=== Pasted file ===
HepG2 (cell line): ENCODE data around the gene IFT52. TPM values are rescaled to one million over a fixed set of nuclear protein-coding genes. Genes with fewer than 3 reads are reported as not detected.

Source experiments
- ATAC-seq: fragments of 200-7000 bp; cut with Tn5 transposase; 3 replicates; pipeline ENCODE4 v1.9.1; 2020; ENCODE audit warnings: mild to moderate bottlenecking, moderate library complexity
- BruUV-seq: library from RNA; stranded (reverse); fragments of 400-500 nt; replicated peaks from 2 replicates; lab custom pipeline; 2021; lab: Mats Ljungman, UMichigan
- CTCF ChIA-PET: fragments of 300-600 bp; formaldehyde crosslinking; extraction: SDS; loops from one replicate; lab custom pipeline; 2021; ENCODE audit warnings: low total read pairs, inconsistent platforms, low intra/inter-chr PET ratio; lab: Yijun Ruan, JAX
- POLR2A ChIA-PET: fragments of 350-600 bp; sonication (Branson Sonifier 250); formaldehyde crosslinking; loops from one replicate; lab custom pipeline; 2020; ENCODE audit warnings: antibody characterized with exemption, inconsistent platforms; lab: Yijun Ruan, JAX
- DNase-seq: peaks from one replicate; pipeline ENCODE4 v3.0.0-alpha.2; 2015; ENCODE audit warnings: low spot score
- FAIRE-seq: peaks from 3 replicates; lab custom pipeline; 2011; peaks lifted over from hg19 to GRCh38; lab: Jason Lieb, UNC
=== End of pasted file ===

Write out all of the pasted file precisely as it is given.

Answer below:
HepG2 (cell line): ENCODE data around the gene IFT52. TPM values are rescaled to one million over a fixed set of nuclear protein-coding genes. Genes with fewer than 3 reads are reported as not detected.

Source experiments
- ATAC-seq: fragments of 200-7000 bp; cut with Tn5 transposase; 3 replicates; pipeline ENCODE4 v1.9.1; 2020; ENCODE audit warnings: mild to moderate bottlenecking, moderate library complexity
- BruUV-seq: library from RNA; stranded (reverse); fragments of 400-500 nt; replicated peaks from 2 replicates; lab custom pipeline; 2021; lab: Mats Ljungman, UMichigan
- CTCF ChIA-PET: fragments of 300-600 bp; formaldehyde crosslinking; extraction: SDS; loops from one replicate; lab custom pipeline; 2021; ENCODE audit warnings: low total read pairs, inconsistent platforms, low intra/inter-chr PET ratio; lab: Yijun Ruan, JAX
- POLR2A ChIA-PET: fragments of 350-600 bp; sonication (Branson Sonifier 250); formaldehyde crosslinking; loops from one replicate; lab custom pipeline; 2020; ENCODE audit warnings: antibody characterized with exemption, inconsistent platforms; lab: Yijun Ruan, JAX
- DNase-seq: peaks from one replicate; pipeline ENCODE4 v3.0.0-alpha.2; 2015; ENCODE audit warnings: low spot score
- FAIRE-seq: peaks from 3 replicates; lab custom pipeline; 2011; peaks lifted over from hg19 to GRCh38; lab: Jason Lieb, UNC